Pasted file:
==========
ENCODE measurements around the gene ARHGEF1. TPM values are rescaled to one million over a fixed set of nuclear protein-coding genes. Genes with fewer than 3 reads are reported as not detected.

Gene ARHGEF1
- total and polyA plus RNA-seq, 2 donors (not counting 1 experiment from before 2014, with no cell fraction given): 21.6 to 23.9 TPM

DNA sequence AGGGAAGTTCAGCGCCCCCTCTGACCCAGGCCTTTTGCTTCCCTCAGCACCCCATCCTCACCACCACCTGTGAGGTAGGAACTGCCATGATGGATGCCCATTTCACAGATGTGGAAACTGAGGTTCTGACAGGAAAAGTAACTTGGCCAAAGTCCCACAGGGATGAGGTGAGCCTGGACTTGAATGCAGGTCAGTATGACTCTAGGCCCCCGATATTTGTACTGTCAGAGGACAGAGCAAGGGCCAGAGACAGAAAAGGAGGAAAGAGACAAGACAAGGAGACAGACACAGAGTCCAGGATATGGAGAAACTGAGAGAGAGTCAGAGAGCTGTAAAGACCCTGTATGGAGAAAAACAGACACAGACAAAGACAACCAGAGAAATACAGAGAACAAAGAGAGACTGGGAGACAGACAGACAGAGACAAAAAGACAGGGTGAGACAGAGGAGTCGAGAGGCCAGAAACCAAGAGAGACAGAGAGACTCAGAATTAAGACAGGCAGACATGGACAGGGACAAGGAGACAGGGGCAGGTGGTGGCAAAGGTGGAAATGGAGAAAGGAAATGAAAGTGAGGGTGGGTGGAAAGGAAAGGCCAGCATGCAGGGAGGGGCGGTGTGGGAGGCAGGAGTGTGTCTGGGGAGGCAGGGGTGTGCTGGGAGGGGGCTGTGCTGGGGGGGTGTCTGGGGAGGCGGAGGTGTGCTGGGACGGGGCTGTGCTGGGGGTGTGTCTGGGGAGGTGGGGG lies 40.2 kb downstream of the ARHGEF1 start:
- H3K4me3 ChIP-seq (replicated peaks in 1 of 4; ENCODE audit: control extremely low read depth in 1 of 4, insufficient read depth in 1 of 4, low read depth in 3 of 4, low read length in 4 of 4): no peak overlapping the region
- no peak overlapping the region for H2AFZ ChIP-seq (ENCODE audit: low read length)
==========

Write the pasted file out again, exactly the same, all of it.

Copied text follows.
ENCODE measurements around the gene ARHGEF1. TPM values are rescaled to one million over a fixed set of nuclear protein-coding genes. Genes with fewer than 3 reads are reported as not detected.

Gene ARHGEF1
- total and polyA plus RNA-seq, 2 donors (not counting 1 experiment from before 2014, with no cell fraction given): 21.6 to 23.9 TPM

DNA sequence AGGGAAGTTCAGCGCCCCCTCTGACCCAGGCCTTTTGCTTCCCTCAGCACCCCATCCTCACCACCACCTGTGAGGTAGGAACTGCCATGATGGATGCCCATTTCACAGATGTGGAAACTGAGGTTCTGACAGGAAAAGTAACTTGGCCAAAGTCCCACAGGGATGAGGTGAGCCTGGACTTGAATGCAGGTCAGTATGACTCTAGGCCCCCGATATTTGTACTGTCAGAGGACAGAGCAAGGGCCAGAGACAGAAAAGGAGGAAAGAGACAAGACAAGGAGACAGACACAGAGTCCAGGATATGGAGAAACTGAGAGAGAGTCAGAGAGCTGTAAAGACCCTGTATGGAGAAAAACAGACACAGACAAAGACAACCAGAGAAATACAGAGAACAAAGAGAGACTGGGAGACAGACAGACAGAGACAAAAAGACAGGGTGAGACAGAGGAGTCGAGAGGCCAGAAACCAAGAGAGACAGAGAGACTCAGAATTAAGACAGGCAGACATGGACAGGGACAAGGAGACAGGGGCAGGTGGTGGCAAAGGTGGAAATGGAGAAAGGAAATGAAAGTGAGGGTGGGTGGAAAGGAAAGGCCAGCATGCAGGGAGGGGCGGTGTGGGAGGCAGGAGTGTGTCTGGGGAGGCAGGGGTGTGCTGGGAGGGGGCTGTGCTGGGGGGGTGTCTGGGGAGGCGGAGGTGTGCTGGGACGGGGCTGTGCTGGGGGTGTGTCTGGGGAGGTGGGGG lies 40.2 kb downstream of the ARHGEF1 start:
- H3K4me3 ChIP-seq (replicated peaks in 1 of 4; ENCODE audit: control extremely low read depth in 1 of 4, insufficient read depth in 1 of 4, low read depth in 3 of 4, low read length in 4 of 4): no peak overlapping the region
- no peak overlapping the region for H2AFZ ChIP-seq (ENCODE audit: low read length)